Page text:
Lawsuit: State is at fault for deaths in Arizona’s sober living home scandal

By Camryn Sanchez
Published: Friday, April 12, 2024 - 3:39pm
Updated: Friday, April 12, 2024 - 5:47pm

A crowd listens to families and victims of sober living homes share their devastating stories at a town hall meeting organized by
Gabriel Pietrorazio/KJZZ
A crowd listens to families and victims of sober living homes share their devastating stories at a town hall meeting organized by 'Stolen People, Stolen Benefits,' a grassroots watchdog group on Tuesday, March 26.

A lawsuit filed by the relatives of two Native American men died while in the care of fraudulent sober living homes claims the state of Arizona is at fault for their deaths.

Carson Leslie and Fernando Largo died from overdoses under the care of the facilities that Arizona officials say were used by bad actors to bill Arizona’s Medicaid system an estimated $2.8 billion.

Many of those facilities targeted Native American patients registered under the American Indian Health Plan. They then billed the state for thousands of dollars for rehabilitation services they didn’t actually provide.

In March, relatives of Leslie and Largo filed lawsuits in Maricopa County Superior Court against the state of Arizona and two state agencies, the Department of Health Services and the Arizona Health Care Cost Containment System.

Relatives argue the state is at fault for not taking action to prevent the deaths even though state officials were informed of the schemes back in 2022. 

One filing accuses the state of “recklessness, ineptitude, gross negligence and indifference.”

The Arizona Attorney General’s Office has partnered with AHCCCS and DHS to prosecute so-called bad actors, and to implement new policies in the agencies to prevent fraud. But that “crackdown” only started recently, and the fraud has been ongoing since before the COVID-19 pandemic.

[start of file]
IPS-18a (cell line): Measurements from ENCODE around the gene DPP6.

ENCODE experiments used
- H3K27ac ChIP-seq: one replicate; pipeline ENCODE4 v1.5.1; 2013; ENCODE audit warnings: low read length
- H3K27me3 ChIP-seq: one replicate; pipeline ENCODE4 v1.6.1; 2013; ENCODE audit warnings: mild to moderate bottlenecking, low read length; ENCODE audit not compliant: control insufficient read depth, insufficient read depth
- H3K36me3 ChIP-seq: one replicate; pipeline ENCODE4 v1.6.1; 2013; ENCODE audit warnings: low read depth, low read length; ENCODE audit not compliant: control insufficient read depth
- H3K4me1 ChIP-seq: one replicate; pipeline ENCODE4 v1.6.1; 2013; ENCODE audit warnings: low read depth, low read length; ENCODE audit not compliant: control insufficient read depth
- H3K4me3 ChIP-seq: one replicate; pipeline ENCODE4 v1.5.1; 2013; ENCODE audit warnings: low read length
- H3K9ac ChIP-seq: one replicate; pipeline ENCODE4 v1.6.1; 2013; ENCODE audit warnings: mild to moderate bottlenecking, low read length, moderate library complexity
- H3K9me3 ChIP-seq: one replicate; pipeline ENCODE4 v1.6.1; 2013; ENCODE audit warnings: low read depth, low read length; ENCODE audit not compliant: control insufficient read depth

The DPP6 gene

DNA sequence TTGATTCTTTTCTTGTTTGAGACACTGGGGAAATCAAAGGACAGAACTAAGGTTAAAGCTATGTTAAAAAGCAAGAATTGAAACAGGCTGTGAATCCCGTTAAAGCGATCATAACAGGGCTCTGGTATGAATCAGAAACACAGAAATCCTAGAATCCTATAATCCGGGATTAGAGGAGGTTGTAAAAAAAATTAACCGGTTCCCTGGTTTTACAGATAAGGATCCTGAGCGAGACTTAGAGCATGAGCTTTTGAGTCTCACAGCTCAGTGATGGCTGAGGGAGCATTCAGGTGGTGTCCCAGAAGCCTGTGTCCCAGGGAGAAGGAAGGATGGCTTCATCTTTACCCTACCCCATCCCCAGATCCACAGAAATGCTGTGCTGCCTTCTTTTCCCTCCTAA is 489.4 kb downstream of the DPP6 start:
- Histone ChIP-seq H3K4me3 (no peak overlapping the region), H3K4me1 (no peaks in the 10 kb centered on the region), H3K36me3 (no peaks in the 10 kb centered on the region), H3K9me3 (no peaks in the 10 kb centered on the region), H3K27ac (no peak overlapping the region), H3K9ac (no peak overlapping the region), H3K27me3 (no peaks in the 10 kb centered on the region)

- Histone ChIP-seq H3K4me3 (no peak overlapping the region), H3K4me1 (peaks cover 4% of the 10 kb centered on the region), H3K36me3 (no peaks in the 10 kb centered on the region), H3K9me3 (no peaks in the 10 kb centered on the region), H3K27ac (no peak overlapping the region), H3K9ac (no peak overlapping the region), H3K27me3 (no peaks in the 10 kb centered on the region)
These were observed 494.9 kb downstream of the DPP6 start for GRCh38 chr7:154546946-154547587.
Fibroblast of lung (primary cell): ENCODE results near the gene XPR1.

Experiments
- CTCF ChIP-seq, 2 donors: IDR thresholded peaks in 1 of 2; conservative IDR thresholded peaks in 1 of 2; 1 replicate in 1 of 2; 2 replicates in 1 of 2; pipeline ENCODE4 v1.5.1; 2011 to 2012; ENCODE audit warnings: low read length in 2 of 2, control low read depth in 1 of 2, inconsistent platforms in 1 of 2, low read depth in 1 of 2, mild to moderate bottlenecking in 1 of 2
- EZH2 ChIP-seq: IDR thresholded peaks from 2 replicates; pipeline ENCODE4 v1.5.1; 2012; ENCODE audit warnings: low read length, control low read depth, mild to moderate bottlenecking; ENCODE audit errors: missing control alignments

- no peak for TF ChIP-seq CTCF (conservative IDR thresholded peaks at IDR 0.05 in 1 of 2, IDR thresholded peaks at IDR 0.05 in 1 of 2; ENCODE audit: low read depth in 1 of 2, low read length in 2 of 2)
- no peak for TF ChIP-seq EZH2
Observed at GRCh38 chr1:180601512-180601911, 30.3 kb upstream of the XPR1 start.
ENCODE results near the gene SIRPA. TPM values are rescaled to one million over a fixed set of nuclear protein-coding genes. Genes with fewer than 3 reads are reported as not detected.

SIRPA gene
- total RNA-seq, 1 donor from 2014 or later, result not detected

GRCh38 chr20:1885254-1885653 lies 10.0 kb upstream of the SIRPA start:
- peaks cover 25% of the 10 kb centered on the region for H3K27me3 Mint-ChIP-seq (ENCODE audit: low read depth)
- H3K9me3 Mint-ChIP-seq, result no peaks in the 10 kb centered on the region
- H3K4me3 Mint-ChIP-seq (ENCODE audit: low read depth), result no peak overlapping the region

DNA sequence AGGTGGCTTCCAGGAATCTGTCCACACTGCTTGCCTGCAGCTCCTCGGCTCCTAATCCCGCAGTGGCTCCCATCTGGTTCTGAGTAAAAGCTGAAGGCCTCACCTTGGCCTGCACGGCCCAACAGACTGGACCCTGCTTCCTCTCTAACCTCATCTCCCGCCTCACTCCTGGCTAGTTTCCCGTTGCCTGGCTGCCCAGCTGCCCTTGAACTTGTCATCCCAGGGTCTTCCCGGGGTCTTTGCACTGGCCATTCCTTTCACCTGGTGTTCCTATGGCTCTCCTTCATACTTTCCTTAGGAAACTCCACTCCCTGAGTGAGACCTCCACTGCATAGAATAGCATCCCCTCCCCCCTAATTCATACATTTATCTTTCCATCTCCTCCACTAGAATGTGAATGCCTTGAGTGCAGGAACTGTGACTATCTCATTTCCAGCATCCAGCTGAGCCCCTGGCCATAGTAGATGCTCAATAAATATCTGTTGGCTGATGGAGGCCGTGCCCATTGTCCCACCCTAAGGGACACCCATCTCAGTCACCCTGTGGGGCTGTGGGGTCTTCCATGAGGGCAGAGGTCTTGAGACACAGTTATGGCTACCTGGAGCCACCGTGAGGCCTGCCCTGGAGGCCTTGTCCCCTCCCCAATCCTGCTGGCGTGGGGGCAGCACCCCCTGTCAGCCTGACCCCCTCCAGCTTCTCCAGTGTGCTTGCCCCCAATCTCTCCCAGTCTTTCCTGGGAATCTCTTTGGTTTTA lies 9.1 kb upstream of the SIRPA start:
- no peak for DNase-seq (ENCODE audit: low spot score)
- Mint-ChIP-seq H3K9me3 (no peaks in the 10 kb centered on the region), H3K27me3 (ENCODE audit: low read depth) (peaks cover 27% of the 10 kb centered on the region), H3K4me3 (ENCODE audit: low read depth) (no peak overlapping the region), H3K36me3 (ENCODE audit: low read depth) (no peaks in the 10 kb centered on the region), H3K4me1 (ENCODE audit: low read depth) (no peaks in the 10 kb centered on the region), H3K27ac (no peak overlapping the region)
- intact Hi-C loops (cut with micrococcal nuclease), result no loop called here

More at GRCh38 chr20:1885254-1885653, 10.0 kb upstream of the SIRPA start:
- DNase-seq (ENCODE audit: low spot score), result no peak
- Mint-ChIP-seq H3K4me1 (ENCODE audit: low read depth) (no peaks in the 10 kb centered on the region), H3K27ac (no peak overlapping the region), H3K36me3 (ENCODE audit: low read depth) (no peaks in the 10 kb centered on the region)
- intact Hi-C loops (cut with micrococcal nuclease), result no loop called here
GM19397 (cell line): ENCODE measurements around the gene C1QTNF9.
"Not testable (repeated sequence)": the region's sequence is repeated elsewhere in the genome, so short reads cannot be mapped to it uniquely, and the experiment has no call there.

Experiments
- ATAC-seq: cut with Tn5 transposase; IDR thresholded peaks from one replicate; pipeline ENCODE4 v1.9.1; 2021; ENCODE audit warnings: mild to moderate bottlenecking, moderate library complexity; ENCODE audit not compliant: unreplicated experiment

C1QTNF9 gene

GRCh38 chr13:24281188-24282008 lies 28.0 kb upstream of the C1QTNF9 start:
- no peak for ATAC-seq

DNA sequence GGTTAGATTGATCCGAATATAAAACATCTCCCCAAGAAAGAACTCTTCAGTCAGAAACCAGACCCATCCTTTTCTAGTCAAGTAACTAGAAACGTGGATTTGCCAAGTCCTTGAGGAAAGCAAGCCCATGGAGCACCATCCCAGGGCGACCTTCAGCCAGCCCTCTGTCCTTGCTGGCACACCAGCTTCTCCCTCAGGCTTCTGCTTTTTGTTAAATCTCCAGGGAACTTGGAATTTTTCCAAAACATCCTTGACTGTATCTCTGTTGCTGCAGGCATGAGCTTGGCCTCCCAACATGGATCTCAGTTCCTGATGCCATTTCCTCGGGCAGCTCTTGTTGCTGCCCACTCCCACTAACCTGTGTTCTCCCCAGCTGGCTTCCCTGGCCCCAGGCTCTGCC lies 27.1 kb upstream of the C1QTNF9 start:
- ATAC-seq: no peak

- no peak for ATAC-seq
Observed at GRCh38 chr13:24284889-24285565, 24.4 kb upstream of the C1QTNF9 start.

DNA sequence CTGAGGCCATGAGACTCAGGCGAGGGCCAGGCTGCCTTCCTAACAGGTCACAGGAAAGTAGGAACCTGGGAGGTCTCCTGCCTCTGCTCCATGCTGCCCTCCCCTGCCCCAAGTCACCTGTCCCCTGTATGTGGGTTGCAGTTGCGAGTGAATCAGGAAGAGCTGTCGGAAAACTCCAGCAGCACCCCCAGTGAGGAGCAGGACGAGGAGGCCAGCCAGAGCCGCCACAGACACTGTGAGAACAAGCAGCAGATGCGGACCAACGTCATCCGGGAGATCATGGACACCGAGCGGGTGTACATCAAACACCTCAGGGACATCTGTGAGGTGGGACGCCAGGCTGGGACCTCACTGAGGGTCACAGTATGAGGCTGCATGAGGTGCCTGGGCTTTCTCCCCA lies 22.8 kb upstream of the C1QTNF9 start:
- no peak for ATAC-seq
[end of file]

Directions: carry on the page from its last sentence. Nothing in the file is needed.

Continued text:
In legal filings, the relatives accuse AHCCCS of not cooperating with the families of the deceased. 

“Defendant AHCCCS has shamefully blocked attempts by other claimants to obtain even basic billing records regarding deceased family members who have died due to the sober living crisis,” one filing states. 

Both suits are brought under the Arizona Wrongful Death Act.

According to the complaint, Largo died in a motel registered to a facility called “Opportunity Changes,” which was licensed with DHS and registered with the Arizona Corporation Commission. 

In Leslie’s case, relatives say he was picked up by members of the Victory Group Home in Flagstaff and died in transit to the Valley. They claim that the people running the home dumped Leslie’s body in the street in Phoenix.

Victory Group Home was also licensed with DHS.

Largo’s parents and Leslie’s daughter and wife are plaintiffs, and they are seeking monetary damages.

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